The heavens are like a hen’s egg and as round as a crossbow bullet; the earth is like the yolk of the egg, and lies in the centre.[54]

            This analogy with a curved egg led some modern historians, notably Joseph Needham, to conjecture that Chinese astronomers were, after all, aware of the Earth’s sphericity. The egg reference, however, was rather meant to clarify the relative position of the flat earth to the heavens:

            In a passage of Zhang Heng’s cosmogony not translated by Needham, Zhang himself says: “Heaven takes its body from the Yang, so it is round and in motion. Earth takes its body from the Yin, so it is flat and quiescent”. The point of the egg analogy is simply to stress that the earth is completely enclosed by heaven, rather than merely covered from above as the Kai Tian describes. Chinese astronomers, many of them brilliant men by any standards, continued to think in flat-earth terms until the seventeenth century; this surprising fact might be the starting-point for a re-examination of the apparent facility with which the idea of a spherical earth found acceptance in fifth-century BC Greece.[55]

            Further examples cited by Needham supposed to demonstrate dissenting voices from the ancient Chinese consensus actually refer without exception to the Earth being square, not to it being flat.[56] Accordingly, the 13th-century scholar Li Ye, who argued that the movements of the round heaven would be hindered by a square Earth,[49] did not advocate a spherical Earth, but rather that its edge should be rounded off so as to be circular.[57]

      • Beyond Anon says:

        I don’t disbelieve you, but do you have a citation?

        • dearieme says:

          “Blaise Pascal was a great critic of Jesuit casuistry, and coined the pejorative adjective “Jesuitical,” meaning “crafty; …. the image of the sly, deceptive Jesuit stuck.”

          I’ll let you google to see whether my editing of that quotation was jesuitical or not.

        • Jim says:

          I read it long ago but it is also stated in a Wikipedia article on the spherical shape of the Earth.

        • another fred says:

          See reply, above.

    • Jim says:

      How many people have actually observed that phenomenon? It’s pretty boring to carefully observe the disappearance of a ship on the horizon. But I guess sailors at sea anxiously scanning the horizon for signs of land would first see the tops of mountains appear.

      • dearieme says:

        I grew up on the coast. It’s utterly bleeding obvious. It’s even more obvious on board where the land vanishes and reappears “hull-down” too.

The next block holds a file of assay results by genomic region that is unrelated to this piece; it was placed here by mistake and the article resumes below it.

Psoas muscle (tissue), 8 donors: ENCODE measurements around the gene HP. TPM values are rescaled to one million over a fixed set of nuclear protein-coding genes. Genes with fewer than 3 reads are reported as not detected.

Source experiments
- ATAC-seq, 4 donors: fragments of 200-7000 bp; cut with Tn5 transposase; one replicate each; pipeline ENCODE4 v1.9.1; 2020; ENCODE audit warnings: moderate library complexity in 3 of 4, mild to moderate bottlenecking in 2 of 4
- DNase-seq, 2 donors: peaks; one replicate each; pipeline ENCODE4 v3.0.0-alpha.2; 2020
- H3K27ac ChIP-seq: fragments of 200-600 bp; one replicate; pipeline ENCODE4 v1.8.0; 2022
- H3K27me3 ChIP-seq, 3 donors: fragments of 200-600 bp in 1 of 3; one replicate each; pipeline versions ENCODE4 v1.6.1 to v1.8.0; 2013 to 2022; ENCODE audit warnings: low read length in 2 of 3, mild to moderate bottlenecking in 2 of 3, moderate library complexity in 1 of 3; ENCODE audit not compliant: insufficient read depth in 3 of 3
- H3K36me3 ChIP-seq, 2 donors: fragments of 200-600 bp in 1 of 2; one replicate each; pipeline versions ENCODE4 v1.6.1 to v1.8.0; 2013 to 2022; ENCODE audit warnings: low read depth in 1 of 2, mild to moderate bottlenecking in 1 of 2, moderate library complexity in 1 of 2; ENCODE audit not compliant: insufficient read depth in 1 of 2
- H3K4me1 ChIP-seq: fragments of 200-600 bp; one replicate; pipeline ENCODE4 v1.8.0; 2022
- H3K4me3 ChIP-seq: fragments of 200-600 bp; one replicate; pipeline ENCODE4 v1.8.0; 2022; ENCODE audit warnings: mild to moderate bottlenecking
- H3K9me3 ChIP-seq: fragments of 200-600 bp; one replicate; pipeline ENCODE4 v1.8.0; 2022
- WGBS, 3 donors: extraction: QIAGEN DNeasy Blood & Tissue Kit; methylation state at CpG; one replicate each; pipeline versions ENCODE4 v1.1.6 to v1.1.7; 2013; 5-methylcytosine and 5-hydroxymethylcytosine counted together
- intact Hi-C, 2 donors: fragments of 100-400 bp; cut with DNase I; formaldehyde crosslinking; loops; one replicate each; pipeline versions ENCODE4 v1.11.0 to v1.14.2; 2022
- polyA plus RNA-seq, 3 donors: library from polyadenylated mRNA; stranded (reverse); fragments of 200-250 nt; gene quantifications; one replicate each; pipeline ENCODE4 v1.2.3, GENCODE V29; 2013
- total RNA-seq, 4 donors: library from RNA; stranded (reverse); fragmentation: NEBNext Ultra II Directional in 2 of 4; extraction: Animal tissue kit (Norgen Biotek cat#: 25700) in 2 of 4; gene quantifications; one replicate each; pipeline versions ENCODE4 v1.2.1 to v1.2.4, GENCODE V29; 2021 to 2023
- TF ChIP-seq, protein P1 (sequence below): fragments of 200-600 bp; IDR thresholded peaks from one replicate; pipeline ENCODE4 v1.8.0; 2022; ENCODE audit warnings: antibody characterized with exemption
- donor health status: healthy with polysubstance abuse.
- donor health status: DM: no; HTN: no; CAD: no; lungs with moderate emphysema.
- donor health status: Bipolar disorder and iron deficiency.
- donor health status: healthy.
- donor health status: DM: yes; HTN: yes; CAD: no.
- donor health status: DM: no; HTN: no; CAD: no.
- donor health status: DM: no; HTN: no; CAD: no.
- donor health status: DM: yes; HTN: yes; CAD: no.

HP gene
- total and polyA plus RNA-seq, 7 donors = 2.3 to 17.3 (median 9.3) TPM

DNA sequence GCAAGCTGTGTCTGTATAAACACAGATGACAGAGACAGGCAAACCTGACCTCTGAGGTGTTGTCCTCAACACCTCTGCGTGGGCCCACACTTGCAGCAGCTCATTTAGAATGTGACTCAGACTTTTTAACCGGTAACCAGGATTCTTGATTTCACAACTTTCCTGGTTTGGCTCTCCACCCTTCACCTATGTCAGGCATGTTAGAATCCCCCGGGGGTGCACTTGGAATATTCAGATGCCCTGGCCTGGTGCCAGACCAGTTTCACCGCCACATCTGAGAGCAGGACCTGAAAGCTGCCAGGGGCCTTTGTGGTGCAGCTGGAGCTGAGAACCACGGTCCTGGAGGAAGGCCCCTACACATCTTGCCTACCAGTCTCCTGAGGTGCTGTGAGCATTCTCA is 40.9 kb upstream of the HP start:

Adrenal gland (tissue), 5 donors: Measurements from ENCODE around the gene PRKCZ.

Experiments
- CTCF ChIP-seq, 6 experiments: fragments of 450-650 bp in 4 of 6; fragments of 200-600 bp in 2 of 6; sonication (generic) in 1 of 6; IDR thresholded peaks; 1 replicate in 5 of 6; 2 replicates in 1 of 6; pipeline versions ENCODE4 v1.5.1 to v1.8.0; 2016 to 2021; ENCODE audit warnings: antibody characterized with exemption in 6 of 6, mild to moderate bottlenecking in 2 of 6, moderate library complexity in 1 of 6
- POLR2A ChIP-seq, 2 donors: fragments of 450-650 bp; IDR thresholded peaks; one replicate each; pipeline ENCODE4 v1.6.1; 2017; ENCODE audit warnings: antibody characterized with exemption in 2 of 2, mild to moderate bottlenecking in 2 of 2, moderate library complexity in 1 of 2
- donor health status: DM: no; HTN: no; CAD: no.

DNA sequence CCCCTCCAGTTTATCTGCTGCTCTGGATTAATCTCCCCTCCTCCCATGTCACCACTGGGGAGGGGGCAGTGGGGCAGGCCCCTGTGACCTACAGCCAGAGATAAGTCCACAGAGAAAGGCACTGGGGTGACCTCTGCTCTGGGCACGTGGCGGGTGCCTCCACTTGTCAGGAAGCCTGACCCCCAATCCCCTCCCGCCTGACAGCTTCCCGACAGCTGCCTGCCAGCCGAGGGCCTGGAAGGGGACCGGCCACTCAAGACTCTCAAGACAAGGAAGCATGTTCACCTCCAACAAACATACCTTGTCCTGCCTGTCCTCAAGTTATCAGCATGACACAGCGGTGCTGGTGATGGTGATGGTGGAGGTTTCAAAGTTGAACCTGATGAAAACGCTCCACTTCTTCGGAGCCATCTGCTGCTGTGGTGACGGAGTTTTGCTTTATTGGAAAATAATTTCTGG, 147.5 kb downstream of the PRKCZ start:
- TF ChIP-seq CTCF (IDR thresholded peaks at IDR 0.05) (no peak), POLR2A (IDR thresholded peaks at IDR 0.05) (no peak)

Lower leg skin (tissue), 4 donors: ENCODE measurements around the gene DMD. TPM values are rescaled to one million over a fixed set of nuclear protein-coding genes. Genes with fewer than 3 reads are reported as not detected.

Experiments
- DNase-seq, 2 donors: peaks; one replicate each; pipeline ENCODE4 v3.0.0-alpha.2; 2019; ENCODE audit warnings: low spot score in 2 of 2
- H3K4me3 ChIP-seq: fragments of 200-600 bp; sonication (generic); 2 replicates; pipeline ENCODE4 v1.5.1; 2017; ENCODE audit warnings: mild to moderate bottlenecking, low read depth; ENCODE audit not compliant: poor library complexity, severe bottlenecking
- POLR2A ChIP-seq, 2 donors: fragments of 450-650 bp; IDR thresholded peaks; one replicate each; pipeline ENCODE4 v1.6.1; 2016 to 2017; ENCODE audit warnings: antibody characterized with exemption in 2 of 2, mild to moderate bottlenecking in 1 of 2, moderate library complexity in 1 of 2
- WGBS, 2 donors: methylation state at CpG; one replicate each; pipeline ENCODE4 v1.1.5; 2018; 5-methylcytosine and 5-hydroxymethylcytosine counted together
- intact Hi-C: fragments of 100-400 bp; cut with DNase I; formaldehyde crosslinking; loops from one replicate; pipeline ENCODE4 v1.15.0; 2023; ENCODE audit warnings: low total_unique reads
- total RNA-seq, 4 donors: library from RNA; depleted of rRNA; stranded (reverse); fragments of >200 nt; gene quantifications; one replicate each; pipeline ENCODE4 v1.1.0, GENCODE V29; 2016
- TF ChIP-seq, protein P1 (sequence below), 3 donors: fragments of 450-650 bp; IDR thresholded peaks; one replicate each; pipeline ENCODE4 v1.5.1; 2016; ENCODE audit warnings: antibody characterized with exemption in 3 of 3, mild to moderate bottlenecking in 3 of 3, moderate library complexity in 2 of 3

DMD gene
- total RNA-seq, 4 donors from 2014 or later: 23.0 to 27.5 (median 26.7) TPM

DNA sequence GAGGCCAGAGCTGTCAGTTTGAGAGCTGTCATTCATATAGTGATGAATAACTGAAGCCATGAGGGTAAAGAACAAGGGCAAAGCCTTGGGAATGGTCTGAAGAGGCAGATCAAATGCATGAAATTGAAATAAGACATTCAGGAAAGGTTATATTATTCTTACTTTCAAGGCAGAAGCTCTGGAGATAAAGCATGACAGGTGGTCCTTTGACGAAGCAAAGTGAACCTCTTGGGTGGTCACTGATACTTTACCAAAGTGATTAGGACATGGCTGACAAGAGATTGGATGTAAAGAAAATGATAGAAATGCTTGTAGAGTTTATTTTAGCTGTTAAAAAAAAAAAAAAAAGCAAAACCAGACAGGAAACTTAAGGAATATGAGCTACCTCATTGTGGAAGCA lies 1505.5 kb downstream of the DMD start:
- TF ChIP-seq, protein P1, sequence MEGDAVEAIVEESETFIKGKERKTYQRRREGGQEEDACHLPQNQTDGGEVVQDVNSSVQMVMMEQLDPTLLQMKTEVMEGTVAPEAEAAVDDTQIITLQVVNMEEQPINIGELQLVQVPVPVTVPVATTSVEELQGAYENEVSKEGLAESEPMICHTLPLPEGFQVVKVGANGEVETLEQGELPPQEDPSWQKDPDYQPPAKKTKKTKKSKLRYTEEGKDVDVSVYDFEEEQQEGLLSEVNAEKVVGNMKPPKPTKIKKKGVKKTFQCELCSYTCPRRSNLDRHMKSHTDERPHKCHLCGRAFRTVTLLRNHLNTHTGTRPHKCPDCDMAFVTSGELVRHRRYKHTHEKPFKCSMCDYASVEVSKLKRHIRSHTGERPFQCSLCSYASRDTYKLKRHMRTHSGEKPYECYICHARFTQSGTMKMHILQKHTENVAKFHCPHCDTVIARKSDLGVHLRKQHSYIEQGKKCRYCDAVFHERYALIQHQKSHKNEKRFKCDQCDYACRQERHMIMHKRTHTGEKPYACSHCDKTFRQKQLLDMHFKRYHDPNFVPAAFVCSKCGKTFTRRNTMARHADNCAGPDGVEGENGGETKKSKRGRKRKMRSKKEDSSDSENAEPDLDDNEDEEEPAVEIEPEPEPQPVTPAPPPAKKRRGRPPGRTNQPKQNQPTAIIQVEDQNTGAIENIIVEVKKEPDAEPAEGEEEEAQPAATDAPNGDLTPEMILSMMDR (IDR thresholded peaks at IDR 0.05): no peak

• Jim says:

          Yes, the Greeks were a much more sea-going people than the Chinese and probably this had a lot to do with their being the first to realize that the Earth is spherical.

          • syon says:

            Yes, the Greeks were a much more sea-going people than the Chinese and probably this had a lot to do with their being the first to realize that the Earth is spherical.”

            Not just the first.So far as I can tell, they were the only people to independently discover that the Earth is a sphere.Everyone else seems to have learned it from them.

        • syon says:

          Strabo used that argument:

          “It has been suggested that seafarers probably provided the first observational evidence that the Earth was not flat, based on observations of the horizon. This argument was put forward by the geographer Strabo (c. 64 BC – 24 AD), who suggested that the spherical shape of the Earth was probably known to seafarers around the Mediterranean Sea since at least the time of Homer,[23] citing a line from the Odyssey[24] as indicating that the poet Homer knew of this as early as the 7th or 8th century BC. Strabo cited various phenomena observed at sea as suggesting that the Earth was spherical. He observed that elevated lights or areas of land were visible to sailors at greater distances than those less elevated, and stated that the curvature of the sea was obviously responsible for this.”

          But, as I noted earlier, the Ancient Greeks seemed to have been the only people who figured out that the Earth is a sphere:

          https://en.wikipedia.org/wiki/Spherical_Earth

    • RCB says:

      Oh yeah, that’s why kids are totally unsurprised to learn that the earth is round: they call upon all their years of nautical experience.

      • dearieme says:

        I don’t think there’s any natural law that requires all children to be as unreflective as you are.

        • RCB says: